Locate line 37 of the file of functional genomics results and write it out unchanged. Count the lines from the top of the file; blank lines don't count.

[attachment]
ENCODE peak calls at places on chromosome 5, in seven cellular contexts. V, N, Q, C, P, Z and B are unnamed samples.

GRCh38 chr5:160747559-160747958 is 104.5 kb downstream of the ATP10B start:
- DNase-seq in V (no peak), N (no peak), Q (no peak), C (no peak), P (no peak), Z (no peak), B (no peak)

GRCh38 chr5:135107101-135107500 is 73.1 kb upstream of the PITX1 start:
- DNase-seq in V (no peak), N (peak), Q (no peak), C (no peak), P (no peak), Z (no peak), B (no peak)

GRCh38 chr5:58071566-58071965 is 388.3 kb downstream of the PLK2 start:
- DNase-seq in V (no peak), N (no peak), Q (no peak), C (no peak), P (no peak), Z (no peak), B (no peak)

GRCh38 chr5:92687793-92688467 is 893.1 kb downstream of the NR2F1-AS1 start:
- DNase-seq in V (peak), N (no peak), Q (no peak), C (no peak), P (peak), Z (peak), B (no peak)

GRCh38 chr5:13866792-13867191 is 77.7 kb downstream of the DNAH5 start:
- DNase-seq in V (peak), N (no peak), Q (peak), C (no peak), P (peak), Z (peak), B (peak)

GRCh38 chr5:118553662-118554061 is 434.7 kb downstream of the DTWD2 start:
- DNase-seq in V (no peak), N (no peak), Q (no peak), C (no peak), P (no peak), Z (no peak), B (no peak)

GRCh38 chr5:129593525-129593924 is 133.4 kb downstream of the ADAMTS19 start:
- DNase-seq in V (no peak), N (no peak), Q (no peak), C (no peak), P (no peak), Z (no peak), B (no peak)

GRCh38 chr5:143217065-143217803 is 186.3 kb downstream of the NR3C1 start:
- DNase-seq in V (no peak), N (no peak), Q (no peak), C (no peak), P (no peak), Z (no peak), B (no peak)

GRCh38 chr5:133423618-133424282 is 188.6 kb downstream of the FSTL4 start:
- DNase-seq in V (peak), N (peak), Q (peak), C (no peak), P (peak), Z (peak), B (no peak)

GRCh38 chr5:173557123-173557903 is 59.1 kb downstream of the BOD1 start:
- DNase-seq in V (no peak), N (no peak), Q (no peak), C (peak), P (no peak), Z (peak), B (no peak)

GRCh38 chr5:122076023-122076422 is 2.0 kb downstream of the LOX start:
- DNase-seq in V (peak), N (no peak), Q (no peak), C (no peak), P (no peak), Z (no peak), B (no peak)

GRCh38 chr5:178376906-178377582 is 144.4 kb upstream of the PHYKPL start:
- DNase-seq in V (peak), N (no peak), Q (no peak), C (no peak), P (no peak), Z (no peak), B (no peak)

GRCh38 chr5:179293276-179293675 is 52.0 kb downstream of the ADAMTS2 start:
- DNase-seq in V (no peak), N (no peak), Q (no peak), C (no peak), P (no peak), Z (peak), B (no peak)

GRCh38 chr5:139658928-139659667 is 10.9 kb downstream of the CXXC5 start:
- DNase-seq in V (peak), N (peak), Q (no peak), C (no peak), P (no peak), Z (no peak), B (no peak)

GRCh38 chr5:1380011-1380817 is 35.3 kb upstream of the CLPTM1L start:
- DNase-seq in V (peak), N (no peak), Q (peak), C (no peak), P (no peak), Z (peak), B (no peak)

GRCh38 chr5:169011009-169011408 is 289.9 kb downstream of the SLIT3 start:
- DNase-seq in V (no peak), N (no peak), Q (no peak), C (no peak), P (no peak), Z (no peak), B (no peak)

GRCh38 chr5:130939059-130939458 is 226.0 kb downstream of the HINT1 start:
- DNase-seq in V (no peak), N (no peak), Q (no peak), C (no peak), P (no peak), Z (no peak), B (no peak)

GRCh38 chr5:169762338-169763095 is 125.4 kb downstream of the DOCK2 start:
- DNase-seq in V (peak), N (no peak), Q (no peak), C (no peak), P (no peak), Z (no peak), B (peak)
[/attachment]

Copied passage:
- DNase-seq in V (peak), N (no peak), Q (no peak), C (no peak), P (no peak), Z (no peak), B (peak)